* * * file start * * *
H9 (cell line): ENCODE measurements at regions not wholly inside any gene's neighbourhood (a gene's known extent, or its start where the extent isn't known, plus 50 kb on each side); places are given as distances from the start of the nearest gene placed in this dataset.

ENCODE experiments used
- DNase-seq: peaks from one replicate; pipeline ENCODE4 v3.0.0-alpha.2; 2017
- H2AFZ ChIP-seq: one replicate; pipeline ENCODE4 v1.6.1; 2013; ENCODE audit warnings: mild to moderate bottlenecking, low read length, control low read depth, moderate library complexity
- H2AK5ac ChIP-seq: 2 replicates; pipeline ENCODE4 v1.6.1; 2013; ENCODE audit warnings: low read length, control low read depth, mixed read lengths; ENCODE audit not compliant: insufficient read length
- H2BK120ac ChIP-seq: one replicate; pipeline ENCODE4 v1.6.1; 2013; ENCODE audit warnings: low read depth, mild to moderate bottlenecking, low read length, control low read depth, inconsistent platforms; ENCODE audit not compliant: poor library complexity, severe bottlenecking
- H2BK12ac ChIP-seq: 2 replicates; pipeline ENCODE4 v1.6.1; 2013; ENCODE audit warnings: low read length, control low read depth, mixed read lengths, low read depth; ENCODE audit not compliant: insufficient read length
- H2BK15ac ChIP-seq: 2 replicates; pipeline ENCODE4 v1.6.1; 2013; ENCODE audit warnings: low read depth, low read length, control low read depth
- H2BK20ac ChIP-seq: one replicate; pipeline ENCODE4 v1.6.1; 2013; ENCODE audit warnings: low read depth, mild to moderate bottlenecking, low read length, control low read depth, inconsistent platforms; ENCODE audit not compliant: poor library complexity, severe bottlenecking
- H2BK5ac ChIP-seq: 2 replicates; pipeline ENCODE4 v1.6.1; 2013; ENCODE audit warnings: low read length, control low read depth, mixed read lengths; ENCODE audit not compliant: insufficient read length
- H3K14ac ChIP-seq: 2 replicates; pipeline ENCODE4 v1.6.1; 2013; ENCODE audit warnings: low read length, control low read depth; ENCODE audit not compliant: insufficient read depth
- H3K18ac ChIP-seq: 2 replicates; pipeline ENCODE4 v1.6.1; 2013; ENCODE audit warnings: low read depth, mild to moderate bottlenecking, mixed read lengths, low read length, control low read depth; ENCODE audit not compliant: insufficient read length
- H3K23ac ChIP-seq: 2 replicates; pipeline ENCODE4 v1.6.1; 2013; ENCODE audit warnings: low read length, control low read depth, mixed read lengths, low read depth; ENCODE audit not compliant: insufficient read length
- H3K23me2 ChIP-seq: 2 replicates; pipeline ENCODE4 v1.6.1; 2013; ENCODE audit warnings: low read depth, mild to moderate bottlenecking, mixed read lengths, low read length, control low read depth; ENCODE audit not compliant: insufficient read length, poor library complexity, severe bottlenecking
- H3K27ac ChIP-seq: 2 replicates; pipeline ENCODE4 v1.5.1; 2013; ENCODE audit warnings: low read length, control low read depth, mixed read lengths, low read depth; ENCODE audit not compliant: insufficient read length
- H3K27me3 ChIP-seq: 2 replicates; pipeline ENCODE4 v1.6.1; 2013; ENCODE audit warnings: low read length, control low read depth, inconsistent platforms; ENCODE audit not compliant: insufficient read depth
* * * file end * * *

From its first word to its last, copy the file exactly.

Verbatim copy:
H9 (cell line): ENCODE measurements at regions not wholly inside any gene's neighbourhood (a gene's known extent, or its start where the extent isn't known, plus 50 kb on each side); places are given as distances from the start of the nearest gene placed in this dataset.

ENCODE experiments used
- DNase-seq: peaks from one replicate; pipeline ENCODE4 v3.0.0-alpha.2; 2017
- H2AFZ ChIP-seq: one replicate; pipeline ENCODE4 v1.6.1; 2013; ENCODE audit warnings: mild to moderate bottlenecking, low read length, control low read depth, moderate library complexity
- H2AK5ac ChIP-seq: 2 replicates; pipeline ENCODE4 v1.6.1; 2013; ENCODE audit warnings: low read length, control low read depth, mixed read lengths; ENCODE audit not compliant: insufficient read length
- H2BK120ac ChIP-seq: one replicate; pipeline ENCODE4 v1.6.1; 2013; ENCODE audit warnings: low read depth, mild to moderate bottlenecking, low read length, control low read depth, inconsistent platforms; ENCODE audit not compliant: poor library complexity, severe bottlenecking
- H2BK12ac ChIP-seq: 2 replicates; pipeline ENCODE4 v1.6.1; 2013; ENCODE audit warnings: low read length, control low read depth, mixed read lengths, low read depth; ENCODE audit not compliant: insufficient read length
- H2BK15ac ChIP-seq: 2 replicates; pipeline ENCODE4 v1.6.1; 2013; ENCODE audit warnings: low read depth, low read length, control low read depth
- H2BK20ac ChIP-seq: one replicate; pipeline ENCODE4 v1.6.1; 2013; ENCODE audit warnings: low read depth, mild to moderate bottlenecking, low read length, control low read depth, inconsistent platforms; ENCODE audit not compliant: poor library complexity, severe bottlenecking
- H2BK5ac ChIP-seq: 2 replicates; pipeline ENCODE4 v1.6.1; 2013; ENCODE audit warnings: low read length, control low read depth, mixed read lengths; ENCODE audit not compliant: insufficient read length
- H3K14ac ChIP-seq: 2 replicates; pipeline ENCODE4 v1.6.1; 2013; ENCODE audit warnings: low read length, control low read depth; ENCODE audit not compliant: insufficient read depth
- H3K18ac ChIP-seq: 2 replicates; pipeline ENCODE4 v1.6.1; 2013; ENCODE audit warnings: low read depth, mild to moderate bottlenecking, mixed read lengths, low read length, control low read depth; ENCODE audit not compliant: insufficient read length
- H3K23ac ChIP-seq: 2 replicates; pipeline ENCODE4 v1.6.1; 2013; ENCODE audit warnings: low read length, control low read depth, mixed read lengths, low read depth; ENCODE audit not compliant: insufficient read length
- H3K23me2 ChIP-seq: 2 replicates; pipeline ENCODE4 v1.6.1; 2013; ENCODE audit warnings: low read depth, mild to moderate bottlenecking, mixed read lengths, low read length, control low read depth; ENCODE audit not compliant: insufficient read length, poor library complexity, severe bottlenecking
- H3K27ac ChIP-seq: 2 replicates; pipeline ENCODE4 v1.5.1; 2013; ENCODE audit warnings: low read length, control low read depth, mixed read lengths, low read depth; ENCODE audit not compliant: insufficient read length
- H3K27me3 ChIP-seq: 2 replicates; pipeline ENCODE4 v1.6.1; 2013; ENCODE audit warnings: low read length, control low read depth, inconsistent platforms; ENCODE audit not compliant: insufficient read depth